Practice critical reading strategies as you critique potential resources: evaluate sources' accuracy, authority, context, timeliness, relevance, coverage, and genre.
Clearly, the Internet has revolutionized writing and reading, providing billions of documents at just a click away. As a result, the ability to assess the validity of documents is more important now than ever before.
Things aren't always what they may seem to be. For instance, recently, a number of Americans were surprised to discover that a popular online film critic didn't really exist. The "critic's" name was a fiction (his/her name was adapted from an advertising slogan like Betty Crocker) and the "critic's" reviews were always a fiction--a fantasy conjured up by the marketing executives for a major Hollywood production company. The "critic" was a "virtual human being"--the product of a marketing division of a movie production company. The "critic" was designed to sell a product, a "widget." Ironically, some people may have seen particular films based on the "critic's" "review." In this case, and in many others like it, neglecting to read and analyze critically can lead to some pretty surprising consequences. In this scenario, the consequences weren't too serious; although a number of Americans were surprised, as far as we know, no one was injured, or cheated out of money, insurance coverage, a job, a home, etc. However, this isn't always the case, which you can read more about below.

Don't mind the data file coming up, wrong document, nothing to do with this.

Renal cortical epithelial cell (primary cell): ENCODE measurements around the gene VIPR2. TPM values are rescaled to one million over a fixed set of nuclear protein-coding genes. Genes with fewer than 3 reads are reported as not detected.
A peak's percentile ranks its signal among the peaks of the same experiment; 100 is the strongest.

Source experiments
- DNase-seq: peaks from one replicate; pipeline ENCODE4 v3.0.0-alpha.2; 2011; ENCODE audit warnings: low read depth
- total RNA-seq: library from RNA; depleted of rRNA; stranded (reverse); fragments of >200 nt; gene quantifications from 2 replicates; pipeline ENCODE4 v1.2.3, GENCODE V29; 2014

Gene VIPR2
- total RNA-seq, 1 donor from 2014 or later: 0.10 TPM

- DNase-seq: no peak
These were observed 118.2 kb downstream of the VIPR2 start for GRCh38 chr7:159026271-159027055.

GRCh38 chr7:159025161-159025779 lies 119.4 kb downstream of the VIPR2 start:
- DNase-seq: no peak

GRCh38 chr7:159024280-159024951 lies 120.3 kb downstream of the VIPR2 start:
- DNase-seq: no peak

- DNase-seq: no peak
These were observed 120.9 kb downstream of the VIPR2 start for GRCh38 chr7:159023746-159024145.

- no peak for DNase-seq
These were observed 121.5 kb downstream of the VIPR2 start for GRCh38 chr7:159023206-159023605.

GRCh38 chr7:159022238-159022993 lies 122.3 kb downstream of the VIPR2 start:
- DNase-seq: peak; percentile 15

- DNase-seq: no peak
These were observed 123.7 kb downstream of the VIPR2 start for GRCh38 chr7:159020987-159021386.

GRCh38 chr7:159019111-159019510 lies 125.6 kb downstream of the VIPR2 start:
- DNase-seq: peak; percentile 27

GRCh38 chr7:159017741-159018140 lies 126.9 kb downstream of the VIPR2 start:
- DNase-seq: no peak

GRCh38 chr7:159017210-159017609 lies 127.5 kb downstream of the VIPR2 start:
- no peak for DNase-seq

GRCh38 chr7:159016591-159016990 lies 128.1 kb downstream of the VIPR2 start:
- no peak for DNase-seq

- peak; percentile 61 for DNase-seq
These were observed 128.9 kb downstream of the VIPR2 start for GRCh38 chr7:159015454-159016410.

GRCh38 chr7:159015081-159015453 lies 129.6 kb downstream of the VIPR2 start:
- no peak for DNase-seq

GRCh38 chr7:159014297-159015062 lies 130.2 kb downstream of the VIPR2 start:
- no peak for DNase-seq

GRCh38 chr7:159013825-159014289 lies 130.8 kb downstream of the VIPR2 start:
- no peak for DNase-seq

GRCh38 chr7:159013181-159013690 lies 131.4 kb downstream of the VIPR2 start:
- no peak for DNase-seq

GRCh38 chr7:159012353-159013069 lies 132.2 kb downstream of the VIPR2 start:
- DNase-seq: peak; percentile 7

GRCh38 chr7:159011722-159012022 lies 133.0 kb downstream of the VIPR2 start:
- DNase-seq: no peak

We all know we need to be on guard when signing life-defining documents. Wills, real estate contracts, application forms--these documents come with warning signs: one of which is the requirement that the documents be notarized and initialed on each page. Other documents, like the editorial page of a major newspaper or the column of an international newsmagazine, possess the imprimateur of a major publisher. Accordingly, in a rush to get through the document, we may skip through sentences rather than consider each word. We may concentrate on understanding the writer's message, adding the information in the essay to our knowledge of the subject, rather than critically examining the document, wondering about why it's shaped as it is, whether the author's biases are coloring the story. When we're immersed within a mire of information, we may skim too quickly, neglecting to critically read and analyze the resources. As a means of preventing this habit, you may want to consider practicing the one/more of the critical reading strategies below:
- Double-Entry Response Format: Use a double-entry format to respond to readings, extending your thinking about how the original source relates to your research.